Jason and I arrived safe but weary in the wee hours of this morning in Auckland. Frank and Karen left Raro the day before we did, so Jason and I commenced our “homeless” chapter a day early, but we’re resourceful ones, and we crashed with our friends on Natural Mystic for the duration. It was nice actually…we slept outside in the cockpit. While laying down for bed that night, I realized it would be our only full night spent sleeping outdoors in 7 months of sailing. Unbelievable, right? It did rain 3 times, reminding me why sleeping outside isn’t always the best idea in the tropics, but now that I’m sitting in 35-knot winds in 40-degree weather, I am reminded of how cosy it truly was, rain or not.
Jason and I joined up with Geoff from One Flew Blue on Sunday to do the cross-island trek in Raro, and we had a great time. Frank and Karen kept their own pace, but we all finished within 3-5 min of one another. I took one spectacular slow-motion spill and somehow ended up upside down with my legs in the air, perched on a plant stump, essentially standing on my head and left shoulder. It was the driest day we had while there, but still the mud proved a bit of an adversary…for me anyway. I don’t want to know what that track is like when it’s raining. The view from the top provokes some very serious vertigo, only to be beaten by the vertigo I experienced perched atop the crow’s nest on the 120′ schooner Infinity the following night. It seems that in my old age I’ve developed a fervent “respect” for heights. I almost couldn’t bring myself to climb down from Infinity.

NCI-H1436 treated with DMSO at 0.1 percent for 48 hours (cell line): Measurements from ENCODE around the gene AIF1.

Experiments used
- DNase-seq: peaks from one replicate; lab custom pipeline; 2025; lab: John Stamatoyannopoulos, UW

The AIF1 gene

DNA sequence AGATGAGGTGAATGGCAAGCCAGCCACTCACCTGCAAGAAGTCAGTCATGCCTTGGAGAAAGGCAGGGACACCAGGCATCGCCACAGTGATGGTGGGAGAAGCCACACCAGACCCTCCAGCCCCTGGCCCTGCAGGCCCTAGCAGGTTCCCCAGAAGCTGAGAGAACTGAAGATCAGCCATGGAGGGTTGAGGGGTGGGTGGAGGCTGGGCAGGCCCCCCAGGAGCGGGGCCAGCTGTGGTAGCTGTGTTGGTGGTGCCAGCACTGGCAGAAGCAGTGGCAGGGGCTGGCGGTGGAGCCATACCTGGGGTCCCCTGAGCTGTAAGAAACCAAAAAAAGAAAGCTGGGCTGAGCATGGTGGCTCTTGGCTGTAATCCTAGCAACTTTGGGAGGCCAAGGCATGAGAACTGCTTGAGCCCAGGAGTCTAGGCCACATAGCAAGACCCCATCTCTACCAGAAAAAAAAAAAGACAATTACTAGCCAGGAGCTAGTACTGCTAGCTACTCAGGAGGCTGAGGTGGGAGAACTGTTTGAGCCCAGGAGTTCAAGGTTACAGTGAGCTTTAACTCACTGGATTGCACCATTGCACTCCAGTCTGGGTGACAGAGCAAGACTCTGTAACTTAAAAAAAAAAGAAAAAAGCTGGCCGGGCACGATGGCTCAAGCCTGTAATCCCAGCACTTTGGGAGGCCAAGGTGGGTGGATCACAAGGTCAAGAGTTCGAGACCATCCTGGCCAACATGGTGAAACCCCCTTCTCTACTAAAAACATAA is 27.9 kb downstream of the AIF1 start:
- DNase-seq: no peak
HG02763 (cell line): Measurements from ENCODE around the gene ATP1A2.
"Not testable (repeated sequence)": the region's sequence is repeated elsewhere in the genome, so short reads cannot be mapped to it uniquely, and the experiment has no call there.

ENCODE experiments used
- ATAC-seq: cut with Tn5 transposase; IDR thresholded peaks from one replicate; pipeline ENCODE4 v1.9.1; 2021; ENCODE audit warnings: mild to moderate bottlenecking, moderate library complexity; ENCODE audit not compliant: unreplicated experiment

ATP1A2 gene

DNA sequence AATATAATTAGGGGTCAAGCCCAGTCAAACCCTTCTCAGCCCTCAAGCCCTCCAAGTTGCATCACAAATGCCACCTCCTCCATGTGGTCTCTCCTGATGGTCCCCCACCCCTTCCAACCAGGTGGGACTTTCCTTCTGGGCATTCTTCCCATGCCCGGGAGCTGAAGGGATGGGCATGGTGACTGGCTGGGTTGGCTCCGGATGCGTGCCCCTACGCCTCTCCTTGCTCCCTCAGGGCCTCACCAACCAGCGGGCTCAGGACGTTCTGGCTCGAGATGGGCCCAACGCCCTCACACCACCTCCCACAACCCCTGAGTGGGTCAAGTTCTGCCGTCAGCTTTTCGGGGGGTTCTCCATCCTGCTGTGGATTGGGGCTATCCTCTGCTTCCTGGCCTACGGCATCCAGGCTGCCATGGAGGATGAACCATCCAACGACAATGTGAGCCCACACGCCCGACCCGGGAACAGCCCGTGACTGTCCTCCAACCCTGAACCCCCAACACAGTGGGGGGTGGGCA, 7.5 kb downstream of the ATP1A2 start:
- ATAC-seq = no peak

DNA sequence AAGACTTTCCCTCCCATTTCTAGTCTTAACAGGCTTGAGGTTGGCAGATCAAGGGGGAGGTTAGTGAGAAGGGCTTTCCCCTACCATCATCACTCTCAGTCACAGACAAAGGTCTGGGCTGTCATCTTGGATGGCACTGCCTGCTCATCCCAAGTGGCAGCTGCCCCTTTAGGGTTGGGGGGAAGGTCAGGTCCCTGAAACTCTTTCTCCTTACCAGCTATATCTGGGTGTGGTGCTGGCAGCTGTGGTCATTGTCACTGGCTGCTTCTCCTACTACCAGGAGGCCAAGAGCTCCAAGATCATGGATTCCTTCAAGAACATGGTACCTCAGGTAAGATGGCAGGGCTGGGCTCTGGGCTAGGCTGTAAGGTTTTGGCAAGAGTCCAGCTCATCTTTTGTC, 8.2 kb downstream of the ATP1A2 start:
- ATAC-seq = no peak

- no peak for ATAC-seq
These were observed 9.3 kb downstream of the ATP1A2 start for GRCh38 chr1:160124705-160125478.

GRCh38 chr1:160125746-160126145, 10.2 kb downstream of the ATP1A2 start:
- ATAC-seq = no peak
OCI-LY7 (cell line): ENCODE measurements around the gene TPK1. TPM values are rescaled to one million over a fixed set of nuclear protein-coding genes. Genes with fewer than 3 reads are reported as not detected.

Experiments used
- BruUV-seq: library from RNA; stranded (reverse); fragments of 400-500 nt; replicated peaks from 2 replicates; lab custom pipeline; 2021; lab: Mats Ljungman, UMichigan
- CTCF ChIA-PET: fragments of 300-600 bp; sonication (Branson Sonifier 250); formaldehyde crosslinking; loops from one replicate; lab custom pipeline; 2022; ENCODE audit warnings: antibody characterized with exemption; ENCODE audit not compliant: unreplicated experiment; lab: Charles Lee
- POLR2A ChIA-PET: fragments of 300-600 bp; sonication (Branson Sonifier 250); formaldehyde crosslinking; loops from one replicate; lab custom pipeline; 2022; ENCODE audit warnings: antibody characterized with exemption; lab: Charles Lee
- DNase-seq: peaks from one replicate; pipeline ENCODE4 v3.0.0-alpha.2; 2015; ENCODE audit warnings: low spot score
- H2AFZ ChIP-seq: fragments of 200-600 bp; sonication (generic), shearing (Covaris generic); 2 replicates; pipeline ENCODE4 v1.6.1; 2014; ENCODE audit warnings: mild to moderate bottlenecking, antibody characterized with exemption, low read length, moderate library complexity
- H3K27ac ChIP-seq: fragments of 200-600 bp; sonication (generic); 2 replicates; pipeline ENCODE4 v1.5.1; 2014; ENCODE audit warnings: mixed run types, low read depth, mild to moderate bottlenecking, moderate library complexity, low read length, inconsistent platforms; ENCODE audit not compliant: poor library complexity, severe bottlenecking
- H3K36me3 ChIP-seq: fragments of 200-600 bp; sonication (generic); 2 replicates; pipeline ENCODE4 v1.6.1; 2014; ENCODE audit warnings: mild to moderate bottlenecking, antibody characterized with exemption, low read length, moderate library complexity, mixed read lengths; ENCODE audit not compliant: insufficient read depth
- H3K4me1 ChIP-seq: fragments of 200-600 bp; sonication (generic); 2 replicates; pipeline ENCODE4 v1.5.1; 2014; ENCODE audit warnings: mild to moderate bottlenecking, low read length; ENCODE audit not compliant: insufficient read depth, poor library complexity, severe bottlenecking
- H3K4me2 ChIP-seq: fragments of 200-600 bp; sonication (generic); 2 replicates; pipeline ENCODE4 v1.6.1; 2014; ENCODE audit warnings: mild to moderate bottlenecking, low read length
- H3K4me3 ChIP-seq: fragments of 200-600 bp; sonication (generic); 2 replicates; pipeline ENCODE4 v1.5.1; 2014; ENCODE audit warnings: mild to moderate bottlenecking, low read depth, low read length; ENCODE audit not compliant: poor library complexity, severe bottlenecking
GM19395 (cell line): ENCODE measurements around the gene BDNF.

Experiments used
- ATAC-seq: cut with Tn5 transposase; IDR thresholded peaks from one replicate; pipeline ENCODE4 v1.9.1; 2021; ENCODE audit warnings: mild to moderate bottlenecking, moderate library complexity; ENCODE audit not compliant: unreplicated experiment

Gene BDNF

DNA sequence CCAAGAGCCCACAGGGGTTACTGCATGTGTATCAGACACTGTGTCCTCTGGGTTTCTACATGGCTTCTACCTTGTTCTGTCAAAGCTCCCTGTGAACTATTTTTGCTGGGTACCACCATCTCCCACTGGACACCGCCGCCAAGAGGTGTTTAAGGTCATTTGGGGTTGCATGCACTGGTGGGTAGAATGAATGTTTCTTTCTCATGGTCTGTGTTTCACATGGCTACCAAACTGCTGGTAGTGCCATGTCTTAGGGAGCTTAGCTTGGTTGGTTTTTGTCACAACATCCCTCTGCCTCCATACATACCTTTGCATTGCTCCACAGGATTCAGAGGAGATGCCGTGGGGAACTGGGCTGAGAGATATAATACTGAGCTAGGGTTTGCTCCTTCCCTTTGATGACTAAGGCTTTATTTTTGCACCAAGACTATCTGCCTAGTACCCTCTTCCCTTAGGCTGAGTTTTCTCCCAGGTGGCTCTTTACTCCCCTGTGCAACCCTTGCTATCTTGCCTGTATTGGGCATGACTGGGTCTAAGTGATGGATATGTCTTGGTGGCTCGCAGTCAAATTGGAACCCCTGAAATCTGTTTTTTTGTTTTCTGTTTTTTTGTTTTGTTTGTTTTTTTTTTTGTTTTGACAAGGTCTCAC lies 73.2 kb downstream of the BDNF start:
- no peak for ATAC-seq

We spent our final evening on the docks breaking it down to our new friend Teva’s hip-hop beats recorded straight from Huahine, hanging out with the crews of several boats we’ve mentioned in the past couple of days, and supplemented by the crew of Picton Castle, which had pulled into port the day before. Chris on One Flew Blue graciously lent us his scooter for our ride to the airport, and we were Auckland-bound by 1:50 a.m. I must say it was strange not to have a 24th, but it felt even stranger when I realized my week had no Tuesday. Today is Wednesday in Auckland, so for those of you readers back on the East Coast, that means we’re 8 hours earlier than you, but we’re a day ahead. Example: 8 p.m. your time on the 24th is 12 noon our time on the 25th.
The first thing we did after shivering ourselves to bits on the doorstep of the Uenuku Lodge for 2 hours while waiting for the office to open at 8 a.m. was seek out a hairdresser. Jason chopped off his frizzy ends, but retained as much length as he could. (Sorry Cammie!) I cleaned off a few inches as well and am currently reveling in my tangle-free tresses.
It’s been drizzling rain almost non-stop since we arrived, but the city is breathtaking, if uncomfortably cold. Our neighborhood is trendy and artsy, home to the offices of such players as Warner Bros. Music and BBDO. There are small boutiques, cafes and bars all around us, and it’s within walking distance to the city center. The homes in the area are largely old Victorians or wooden bungalows, packed tightly together with neat gardens in front. The streets are hilly, and there are lots of people walking around. Jason says it reminds him of West Seattle. From our window we have a perfect view of the Sky Tower and the waterfront.
Tomorrow’s goal is to get registered with a service so we have a permanent address in NZ. Then I can register for a tax ID in order to start working. It’ll also allow us to register the car I’m hoping we’ll have found and bought by next weekend sometime (10 days from now). The car will be a huge help because then I’ll have somewhere to keep the extra shoes, long sleeved-shirts and jackets we’re going to be hauling around come tomorrow or the next day. Our bags are small, and they were packed full when we arrived. I’ve already determined that my backpack-converter kit for my duffel bag rates as a “worst buy” for the trip, so that’ll be in the trash as soon as I find a suitable replacement.
The next stage of the adventure has begun, and we couldn’t be more excited at what’s to come.